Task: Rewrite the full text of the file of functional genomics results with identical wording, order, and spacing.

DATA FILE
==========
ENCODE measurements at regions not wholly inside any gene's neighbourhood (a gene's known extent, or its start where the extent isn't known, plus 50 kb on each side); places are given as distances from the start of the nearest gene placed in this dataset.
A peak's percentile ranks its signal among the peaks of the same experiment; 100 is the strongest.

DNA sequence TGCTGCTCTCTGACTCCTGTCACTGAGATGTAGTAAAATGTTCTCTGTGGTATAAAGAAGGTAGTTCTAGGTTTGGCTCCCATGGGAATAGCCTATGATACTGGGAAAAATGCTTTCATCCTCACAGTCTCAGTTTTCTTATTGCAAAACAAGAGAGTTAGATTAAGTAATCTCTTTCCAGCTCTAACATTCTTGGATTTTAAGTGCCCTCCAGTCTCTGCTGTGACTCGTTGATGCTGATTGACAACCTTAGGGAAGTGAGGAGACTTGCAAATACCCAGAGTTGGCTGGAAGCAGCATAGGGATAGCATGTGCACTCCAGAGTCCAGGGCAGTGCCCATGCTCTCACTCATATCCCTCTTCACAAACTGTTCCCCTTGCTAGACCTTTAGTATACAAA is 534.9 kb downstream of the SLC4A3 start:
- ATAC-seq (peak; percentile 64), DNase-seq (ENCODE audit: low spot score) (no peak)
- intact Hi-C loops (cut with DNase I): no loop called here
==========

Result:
ENCODE measurements at regions not wholly inside any gene's neighbourhood (a gene's known extent, or its start where the extent isn't known, plus 50 kb on each side); places are given as distances from the start of the nearest gene placed in this dataset.
A peak's percentile ranks its signal among the peaks of the same experiment; 100 is the strongest.

DNA sequence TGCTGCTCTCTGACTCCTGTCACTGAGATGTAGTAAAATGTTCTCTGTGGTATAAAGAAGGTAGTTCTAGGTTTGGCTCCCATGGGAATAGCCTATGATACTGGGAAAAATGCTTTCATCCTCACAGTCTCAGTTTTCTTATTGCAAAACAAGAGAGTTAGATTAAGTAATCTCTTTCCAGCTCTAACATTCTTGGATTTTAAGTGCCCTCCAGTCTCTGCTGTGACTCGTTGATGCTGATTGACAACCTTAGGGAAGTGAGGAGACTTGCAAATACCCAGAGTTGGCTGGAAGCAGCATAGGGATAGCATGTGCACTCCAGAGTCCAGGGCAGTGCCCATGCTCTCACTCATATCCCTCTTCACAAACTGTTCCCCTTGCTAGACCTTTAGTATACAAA is 534.9 kb downstream of the SLC4A3 start:
- ATAC-seq (peak; percentile 64), DNase-seq (ENCODE audit: low spot score) (no peak)
- intact Hi-C loops (cut with DNase I): no loop called here